Without proper heat treatment, tool steel will not serve its' intended purpose. It will be too soft to withstand the forces applied to it during most manufacturing processes. Most tool steel is supplied to the toolmaker in the annealed or soft condition. In the soft condition, tool steel does not offer any usefulness to the end-user. It is provided in the annealed condition in order to facilitate ease of machining by the toolmaker. In the annealed condition, tool steel has a high degree of toughness, however, it has insufficient hardness to withstand the rigors of any of the common manufacturing processes. It also lacks sufficient wear resistance for these applications.
Most tooling applications required that the tooling has a high degree of hardness in order to withstand the pressure that will be applied to it in the manufacturing application. During the manufacturing process, the tools are exposed to many repeated cycles, wether it is metal stamping, plastic molding, rollforming or powder metal compaction, wear resistance is required to resist erosion of the tool.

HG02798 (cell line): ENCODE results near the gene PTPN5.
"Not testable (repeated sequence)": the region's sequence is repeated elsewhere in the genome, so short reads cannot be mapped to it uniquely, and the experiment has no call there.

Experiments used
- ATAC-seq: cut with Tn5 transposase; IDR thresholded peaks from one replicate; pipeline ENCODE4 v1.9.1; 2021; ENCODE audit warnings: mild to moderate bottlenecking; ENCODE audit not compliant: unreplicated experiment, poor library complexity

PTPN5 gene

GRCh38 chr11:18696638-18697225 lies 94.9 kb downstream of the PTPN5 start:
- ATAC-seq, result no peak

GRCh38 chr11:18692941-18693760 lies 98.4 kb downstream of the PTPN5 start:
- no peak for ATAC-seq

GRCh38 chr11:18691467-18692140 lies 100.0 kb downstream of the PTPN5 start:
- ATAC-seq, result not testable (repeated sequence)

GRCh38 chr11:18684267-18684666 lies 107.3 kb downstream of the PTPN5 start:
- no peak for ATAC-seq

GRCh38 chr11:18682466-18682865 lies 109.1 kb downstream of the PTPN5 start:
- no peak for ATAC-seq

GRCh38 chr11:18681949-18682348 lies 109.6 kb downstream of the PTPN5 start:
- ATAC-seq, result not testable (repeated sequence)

For the complete heat treating procedure, including tempering charts, tips and tool steel data sheets, see our "Tool Steel Simplified" book.
You can find all of the answers to your tool steel questions in our comprehensive book "Tool Steel Simplified". This concise book includes tool steel properties, alloying elements, uses, careers, data sheets, heat treating and so much more. It is written is an easy-to-understand format for designers, engineers, buyers, students, production planners and anyone that is interested in learning more about tool steel.
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